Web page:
Servall’s counsel, Gordon Aulgur, agreed that pre-Reform Act cases supported an award of fees on medical benefits, but those orders were made after full trials. He urged the Appeals Board to rule that fees on medical benefits should only be available after a full compensation hearing.
“If this stands, my approach will change drastically on expedited hearings,” Aulgur said, explaining that had he known his client was vulnerable for the fee award, he might have hired an expert and conducted additional depositions, adding delay and expense to both parties.
Aulgur said he wasn’t sure how to comply with the order; should Comcast pay the medical bills according to the fee schedule, or does it pay providers the full amounts plus or minus 20 percent to opposing counsel?
In response, Bowlin’s lawyer, Monica Rejaei, stated that lawmakers didn’t change section -226(a) when they passed the 2014 reforms. This suggests they didn’t intend any distinctions between the availability of fee awards at expedited hearings versus compensation hearings. She acknowledged that section -226(a)(2)(D) references fees in a “final order” and that an expedited hearing isn’t a full trial, but it requires substantial preparation and provides “judicial review.”
Bowlin also presented the issue of whether an employer is entitled as a member of the Drug-Free Workplace Program to the presumption that an employee’s drug use was the proximate cause of the injury. Servall didn’t file the annual application to the Drug-Free Workplace Program in 2015−the year Bowlin became injured−but said its documented participation every other year since 2004 evidenced “substantial compliance.”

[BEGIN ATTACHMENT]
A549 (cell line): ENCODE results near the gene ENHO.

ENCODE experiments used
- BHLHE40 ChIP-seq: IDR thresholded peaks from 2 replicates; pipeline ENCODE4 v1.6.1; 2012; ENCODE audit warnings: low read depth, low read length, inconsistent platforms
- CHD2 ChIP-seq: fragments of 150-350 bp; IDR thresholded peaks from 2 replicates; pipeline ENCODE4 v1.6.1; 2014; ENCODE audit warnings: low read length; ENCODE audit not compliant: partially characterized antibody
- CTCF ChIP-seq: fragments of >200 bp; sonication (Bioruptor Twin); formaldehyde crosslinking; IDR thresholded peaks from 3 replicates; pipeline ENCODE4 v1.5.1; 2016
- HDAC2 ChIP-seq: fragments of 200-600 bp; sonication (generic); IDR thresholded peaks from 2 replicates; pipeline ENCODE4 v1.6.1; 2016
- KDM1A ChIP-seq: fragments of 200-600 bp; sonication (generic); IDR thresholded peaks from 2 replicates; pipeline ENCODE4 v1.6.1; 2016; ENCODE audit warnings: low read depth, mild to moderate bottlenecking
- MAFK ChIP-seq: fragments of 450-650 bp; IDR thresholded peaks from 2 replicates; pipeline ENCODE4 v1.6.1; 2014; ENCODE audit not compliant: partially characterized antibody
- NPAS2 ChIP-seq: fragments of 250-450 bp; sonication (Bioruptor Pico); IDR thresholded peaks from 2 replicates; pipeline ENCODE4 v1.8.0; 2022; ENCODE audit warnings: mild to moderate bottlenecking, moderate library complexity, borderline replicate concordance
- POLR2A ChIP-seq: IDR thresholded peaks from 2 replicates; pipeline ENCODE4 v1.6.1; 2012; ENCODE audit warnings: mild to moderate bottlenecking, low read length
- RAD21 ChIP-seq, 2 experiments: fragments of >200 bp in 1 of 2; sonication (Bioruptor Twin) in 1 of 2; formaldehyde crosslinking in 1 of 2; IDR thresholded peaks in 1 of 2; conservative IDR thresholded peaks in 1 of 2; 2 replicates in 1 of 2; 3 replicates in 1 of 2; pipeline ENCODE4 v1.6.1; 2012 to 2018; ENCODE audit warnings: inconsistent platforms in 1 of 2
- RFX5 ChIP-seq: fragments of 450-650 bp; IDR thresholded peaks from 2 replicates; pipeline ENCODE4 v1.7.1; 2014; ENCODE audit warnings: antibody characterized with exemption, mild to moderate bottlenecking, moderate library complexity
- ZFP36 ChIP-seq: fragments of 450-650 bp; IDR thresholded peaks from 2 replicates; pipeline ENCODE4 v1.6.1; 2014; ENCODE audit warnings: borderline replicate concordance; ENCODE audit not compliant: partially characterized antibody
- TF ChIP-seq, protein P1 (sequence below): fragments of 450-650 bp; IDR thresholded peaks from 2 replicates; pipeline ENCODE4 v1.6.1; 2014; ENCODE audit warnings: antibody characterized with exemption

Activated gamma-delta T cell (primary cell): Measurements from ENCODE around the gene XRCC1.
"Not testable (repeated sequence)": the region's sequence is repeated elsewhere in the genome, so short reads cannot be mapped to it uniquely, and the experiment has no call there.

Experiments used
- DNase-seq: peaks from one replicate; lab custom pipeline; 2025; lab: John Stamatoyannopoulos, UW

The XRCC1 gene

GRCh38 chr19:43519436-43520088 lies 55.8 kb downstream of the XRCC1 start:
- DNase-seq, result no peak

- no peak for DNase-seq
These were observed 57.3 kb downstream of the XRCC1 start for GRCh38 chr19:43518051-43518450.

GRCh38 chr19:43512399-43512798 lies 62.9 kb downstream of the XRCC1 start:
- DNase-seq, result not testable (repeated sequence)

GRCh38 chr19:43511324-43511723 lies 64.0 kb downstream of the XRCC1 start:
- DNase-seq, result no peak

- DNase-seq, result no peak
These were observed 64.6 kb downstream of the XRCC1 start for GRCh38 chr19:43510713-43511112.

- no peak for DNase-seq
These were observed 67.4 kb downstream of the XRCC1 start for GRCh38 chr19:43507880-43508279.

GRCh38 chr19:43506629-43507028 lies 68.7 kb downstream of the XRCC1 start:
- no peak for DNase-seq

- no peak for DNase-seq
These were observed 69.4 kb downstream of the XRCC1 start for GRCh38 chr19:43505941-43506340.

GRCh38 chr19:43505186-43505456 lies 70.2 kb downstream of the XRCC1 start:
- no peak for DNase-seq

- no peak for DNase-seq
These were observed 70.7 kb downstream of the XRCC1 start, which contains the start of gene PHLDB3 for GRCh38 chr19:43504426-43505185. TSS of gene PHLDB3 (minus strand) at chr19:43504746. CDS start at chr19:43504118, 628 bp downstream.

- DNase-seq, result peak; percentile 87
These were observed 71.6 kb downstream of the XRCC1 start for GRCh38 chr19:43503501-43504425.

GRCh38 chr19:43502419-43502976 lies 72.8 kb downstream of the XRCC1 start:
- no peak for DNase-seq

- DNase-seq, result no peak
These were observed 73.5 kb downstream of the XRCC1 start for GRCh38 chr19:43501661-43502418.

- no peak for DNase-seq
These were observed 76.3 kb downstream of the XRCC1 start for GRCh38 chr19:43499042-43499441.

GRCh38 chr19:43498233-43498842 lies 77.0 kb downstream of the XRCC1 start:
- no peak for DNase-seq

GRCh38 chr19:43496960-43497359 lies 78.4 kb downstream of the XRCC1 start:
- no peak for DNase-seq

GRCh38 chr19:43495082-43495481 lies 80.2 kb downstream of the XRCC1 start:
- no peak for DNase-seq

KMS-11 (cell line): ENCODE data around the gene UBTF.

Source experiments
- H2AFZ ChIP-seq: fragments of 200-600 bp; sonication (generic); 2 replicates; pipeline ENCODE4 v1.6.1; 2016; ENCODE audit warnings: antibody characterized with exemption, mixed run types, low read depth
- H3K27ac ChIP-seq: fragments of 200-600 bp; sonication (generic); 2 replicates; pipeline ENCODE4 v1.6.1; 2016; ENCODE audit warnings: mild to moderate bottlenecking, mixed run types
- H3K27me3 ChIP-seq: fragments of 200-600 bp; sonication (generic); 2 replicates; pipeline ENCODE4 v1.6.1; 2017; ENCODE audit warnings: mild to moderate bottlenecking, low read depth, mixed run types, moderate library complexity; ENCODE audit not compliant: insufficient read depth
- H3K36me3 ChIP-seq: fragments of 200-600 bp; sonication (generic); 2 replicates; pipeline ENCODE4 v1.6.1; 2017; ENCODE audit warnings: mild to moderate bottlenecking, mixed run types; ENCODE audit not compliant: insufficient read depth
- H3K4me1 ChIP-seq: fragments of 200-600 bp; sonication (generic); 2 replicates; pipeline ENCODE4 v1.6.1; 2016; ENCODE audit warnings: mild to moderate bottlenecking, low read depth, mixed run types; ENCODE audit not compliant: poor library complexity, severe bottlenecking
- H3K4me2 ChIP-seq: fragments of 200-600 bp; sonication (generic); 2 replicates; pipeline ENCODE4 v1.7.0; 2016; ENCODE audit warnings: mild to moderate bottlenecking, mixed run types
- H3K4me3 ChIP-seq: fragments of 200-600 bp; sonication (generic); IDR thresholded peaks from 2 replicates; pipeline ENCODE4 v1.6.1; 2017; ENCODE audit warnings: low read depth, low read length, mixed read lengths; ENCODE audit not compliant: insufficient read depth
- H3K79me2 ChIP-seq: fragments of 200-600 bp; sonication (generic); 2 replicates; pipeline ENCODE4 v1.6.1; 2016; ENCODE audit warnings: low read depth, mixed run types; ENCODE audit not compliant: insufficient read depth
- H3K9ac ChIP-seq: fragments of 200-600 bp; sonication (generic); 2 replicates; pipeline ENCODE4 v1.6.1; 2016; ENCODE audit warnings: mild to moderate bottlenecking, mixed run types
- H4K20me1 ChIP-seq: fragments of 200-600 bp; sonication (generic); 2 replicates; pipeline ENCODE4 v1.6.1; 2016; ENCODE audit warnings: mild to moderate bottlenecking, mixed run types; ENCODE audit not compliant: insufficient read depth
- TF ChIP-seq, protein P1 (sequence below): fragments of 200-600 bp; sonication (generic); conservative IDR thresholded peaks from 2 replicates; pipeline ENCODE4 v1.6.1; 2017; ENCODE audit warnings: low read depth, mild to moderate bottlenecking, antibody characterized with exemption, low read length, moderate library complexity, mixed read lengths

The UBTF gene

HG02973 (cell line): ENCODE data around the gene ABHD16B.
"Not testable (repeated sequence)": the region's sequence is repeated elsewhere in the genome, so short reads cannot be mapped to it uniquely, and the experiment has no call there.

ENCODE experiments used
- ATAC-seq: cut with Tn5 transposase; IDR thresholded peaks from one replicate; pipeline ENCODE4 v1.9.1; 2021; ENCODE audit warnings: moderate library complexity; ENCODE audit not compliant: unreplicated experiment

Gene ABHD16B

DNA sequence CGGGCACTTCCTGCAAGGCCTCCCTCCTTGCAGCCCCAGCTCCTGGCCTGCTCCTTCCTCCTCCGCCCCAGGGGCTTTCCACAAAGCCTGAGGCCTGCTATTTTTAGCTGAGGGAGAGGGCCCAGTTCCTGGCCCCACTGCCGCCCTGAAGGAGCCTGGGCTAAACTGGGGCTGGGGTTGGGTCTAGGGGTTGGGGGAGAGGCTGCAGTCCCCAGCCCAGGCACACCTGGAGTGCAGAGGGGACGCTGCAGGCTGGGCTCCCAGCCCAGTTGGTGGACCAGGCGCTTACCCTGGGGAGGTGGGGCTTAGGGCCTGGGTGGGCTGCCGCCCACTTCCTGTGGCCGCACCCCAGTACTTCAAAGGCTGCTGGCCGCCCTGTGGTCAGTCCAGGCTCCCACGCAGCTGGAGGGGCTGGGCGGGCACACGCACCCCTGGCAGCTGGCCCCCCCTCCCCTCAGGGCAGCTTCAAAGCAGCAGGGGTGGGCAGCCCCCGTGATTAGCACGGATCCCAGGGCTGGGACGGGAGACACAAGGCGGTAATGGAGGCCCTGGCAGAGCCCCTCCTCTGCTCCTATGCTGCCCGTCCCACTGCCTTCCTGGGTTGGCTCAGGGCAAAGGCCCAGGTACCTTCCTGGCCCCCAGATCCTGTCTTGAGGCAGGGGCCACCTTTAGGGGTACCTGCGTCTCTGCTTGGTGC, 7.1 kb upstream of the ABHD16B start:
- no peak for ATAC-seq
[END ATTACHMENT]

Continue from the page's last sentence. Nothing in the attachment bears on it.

“It’s such a minor aspect of the program,” Aulgur said. Moreover, Bowlin had notice of Servall’s status as a drug-free workplace.
Rejaei countered that the program’s procedural requirements are “mandatory not directory.”
In another case, the judges considered the limits of the “personal comfort” doctrine.
In Jacobs v. Bridgestone Americas, Thomas Jacobs was about to smoke outside in cold weather near a barrel containing a fire, when a coworker poured gasoline on the flames. He was burnt severely.
Bridgestone’s lawyer, Nick Akins, argued that compensability “defies all common sense,” given that the accident occurred at the union hall, several miles away from the plant, in a fenced-in area where Bridgestone had no access and no on-site supervisors, and where union members installed stereo equipment for parties. Akins conceded the collective bargaining agreement allowed Jacobs’ presence at the hall as a union officer but questioned whether the agreement contemplated pouring gasoline on flames.